Essays on growth, structural transformation and education

Ferreira, Pedro Cavalcanti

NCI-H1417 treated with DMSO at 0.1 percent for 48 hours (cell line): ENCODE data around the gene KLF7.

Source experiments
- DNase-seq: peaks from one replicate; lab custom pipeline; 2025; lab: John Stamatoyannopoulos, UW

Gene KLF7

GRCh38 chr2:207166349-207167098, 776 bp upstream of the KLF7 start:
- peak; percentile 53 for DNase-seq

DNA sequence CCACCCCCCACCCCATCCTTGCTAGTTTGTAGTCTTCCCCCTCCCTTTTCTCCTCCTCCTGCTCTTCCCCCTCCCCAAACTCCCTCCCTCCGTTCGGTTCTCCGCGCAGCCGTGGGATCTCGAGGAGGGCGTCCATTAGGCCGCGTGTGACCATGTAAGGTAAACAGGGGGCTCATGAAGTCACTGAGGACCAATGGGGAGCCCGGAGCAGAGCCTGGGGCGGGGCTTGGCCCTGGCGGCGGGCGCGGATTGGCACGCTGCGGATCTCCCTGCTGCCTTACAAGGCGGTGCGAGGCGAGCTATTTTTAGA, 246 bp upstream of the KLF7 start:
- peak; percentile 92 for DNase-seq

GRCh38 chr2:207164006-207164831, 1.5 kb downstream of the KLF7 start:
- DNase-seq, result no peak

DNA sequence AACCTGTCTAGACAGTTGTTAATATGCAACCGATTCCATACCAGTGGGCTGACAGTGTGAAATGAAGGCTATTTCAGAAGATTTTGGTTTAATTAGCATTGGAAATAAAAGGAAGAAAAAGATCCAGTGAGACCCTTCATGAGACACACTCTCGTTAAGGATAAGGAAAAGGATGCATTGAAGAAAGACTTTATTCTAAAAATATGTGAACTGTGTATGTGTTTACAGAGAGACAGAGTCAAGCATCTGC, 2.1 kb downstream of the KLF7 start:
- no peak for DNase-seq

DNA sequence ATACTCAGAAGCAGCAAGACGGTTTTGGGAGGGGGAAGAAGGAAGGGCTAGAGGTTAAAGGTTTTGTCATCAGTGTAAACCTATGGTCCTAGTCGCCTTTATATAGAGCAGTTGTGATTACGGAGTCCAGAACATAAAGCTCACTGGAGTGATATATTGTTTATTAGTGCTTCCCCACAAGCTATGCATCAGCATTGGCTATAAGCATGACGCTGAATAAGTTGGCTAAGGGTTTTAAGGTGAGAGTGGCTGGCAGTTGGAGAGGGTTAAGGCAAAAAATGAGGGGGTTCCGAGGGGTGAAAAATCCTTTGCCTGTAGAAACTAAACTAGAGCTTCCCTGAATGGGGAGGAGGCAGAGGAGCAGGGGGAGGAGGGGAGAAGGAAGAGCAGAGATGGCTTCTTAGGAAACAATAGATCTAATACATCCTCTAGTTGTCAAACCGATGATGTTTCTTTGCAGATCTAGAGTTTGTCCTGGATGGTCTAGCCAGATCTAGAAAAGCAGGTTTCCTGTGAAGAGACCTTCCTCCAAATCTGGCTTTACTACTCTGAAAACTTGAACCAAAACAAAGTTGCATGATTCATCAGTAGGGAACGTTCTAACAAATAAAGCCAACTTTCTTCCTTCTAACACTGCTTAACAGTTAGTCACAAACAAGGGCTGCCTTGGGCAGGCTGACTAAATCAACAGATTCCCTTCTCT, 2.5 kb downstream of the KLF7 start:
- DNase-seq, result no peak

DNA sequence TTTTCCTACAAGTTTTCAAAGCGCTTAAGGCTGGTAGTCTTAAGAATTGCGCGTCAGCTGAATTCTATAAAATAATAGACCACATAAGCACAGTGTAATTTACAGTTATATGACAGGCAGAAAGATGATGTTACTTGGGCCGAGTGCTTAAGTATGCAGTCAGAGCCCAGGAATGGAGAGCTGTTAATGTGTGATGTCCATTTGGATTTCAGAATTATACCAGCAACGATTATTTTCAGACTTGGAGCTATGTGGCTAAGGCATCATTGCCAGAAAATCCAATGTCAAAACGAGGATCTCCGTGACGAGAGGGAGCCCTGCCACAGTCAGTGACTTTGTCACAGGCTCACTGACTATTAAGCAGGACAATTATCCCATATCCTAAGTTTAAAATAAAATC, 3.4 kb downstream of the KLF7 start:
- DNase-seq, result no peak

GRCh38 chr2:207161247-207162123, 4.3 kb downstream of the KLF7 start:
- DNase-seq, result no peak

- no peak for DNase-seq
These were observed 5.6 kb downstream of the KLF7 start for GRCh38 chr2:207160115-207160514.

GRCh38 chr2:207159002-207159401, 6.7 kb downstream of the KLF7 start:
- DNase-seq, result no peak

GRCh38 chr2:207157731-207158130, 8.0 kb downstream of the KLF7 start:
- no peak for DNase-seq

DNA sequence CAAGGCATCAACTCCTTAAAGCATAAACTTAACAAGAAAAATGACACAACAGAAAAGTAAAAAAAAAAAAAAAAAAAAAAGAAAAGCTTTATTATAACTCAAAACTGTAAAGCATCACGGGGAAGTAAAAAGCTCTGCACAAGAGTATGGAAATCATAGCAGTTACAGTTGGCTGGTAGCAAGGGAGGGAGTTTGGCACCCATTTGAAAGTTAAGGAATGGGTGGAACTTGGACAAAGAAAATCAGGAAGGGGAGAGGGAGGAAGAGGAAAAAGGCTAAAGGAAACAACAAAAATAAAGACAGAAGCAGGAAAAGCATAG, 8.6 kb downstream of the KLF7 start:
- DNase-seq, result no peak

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This thesis contains three chapters. The first chapter studies the emergence of slums as a common feature in a country's path towards urbanization, structural transformation and development. Based on salient micro and macro evidence of Brazilian labor, housing and education markets, we construct a simple model to examine the conditions for slums to emerge. We then use the model to examine whether slums are barriers or stepping stones for lower skilled households and for the development of the country as a whole. We calibrate our model to explore the dynamic interaction between skill formation, income inequality and structural transformation with the rise (and potential fall) of slums in Brazil. We then conduct policy counterfactuals. For instance, we find that cracking down on slums could slow down the acquisition of human capital, the growth of cities (outside slums) and non-agricultural employment. The impact of reducing housing barriers to entry into cities is also explored. The second chapter studies the impact of education and fertility in structural transformation and growth. In the model there are three sectors, agriculture, manufacturing and services. Parents choose optimally the number of children and their skill. Educational policy has two dimensions, it may or may not allow child labor and it subsidizes education expenditures. The model is calibrated to South Korea and Brazil, and is able to reproduce some key stylized facts observed between 1960 and 2005 in these economies, such as the low (high) productivity of services in Brazil (South Korea) which is shown to be a function of human capital and very important in explaining its stagnation (growth) after 1980. We also analyze how different government policies towards education and child labor implemented in these countries affected individuals' decisions toward education and the growth trajectory of each economy. The third chapter investigates how the positive assortative mating in the marriage market contributes to income inequality across households in Brazil. To adress this question, we analyze samples of hundreds of thousands of households from the Brazilian Census Bureau for the period 1970 to 2010. The positive assortative mating in a first moment does not affect negatively income inequality. However, from some counterfactual exercises, we show that the improvement in income distribution during this period could have been even better if the trend in the marriage market had not ocurred.

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